Background: Diarrhoea poses serious health problems among under-five children (U5C) in Low-and Medium-Income Countries (LMIC) with a higher prevalence in rural areas. A gap exists in knowledge on factors driving rural-non-rural inequalities in diarrhoea development among U5C in LMIC. This study investigates the magnitude of rural-non-rural inequalities in diarrhoea and the roles of individual-level and neighbourhood-level factors in explaining these inequalities. Methods: Data of 796,150 U5C, from 63,378 neighbourhoods across 57 LMIC from the most recent Demographic and Health Survey (2010–2018) was analysed. The outcome variable was the recent experience of diarrhoea while independent variables consist of the individual- and neighbourhood-level factors. Data were analysed using multivariable Fairlie decomposition at p < 0.05 in Stata Version 16 while visualization was implemented in R Statistical Package. Results: Two-thirds (68.0%) of the children are from rural areas. The overall prevalence of diarrhoea was 14.2, 14.6% vs 13.4% among rural and non-rural children respectively (p < 0.001). From the analysis, the following 20 countries showed a statistically significant pro-rural inequalities with higher odds of diarrhoea in rural areas than in nonrural areas at 5% alpha level: Albania (OR = 1.769; p = 0.001), Benin (OR = 1.209; p = 0.002), Burundi (OR = 1.399; p < 0.001), Cambodia (OR = 1.201; p < 0.031), Cameroon (OR = 1.377; p < 0.001), Comoros (OR = 1.266; p = 0.029), Egypt (OR = 1.331; p < 0.001), Honduras (OR = 1.127; p = 0.027), India (OR = 1.059; p < 0.001), Indonesia (OR = 1.219; p < 0.001), Liberia (OR = 1.158; p = 0.017), Mali (OR = 1.240; p = 0.001), Myanmar (OR = 1.422; p = 0.004), Namibia (OR = 1.451; p < 0.001), Nigeria (OR = 1.492; p < 0.001), Rwanda (OR = 1.261; p = 0.010), South Africa (OR = 1.420; p = 0.002), Togo (OR = 1.729; p < 0.001), Uganda (OR = 1.214; p < 0.001), and Yemen (OR = 1.249; p < 0.001); and pro-non-rural inequalities in 9 countries. Variations exist in factors associated with pro-rural inequalities across the 20 countries. Overall main contributors to pro-rural inequality were neighbourhood socioeconomic status, household wealth status, media access, toilet types, maternal age and education. Conclusions: The gaps in the odds of diarrhoea among rural children than nonrural children were explained by individual-level and neighbourhood-level factors. Sustainable intervention measures that are tailored to country-specific needs could offer a better approach to closing rural-non-rural gaps in having diarrhoea among U5C in LMIC.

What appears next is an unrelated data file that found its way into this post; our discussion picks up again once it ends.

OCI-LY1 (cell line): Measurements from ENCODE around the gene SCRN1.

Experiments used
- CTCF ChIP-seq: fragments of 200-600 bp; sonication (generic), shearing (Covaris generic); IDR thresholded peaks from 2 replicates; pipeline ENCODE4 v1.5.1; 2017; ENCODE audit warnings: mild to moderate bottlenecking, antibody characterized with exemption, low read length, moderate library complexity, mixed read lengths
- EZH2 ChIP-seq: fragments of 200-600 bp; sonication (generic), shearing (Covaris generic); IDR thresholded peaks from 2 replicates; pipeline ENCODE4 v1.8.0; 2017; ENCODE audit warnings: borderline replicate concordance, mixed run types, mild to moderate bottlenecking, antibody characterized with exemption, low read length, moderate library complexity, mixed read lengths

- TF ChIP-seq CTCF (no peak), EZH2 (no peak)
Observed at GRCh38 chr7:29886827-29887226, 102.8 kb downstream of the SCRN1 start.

All Science Journal Classification (ASJC) codes
- Public Health, Environmental and Occupational Health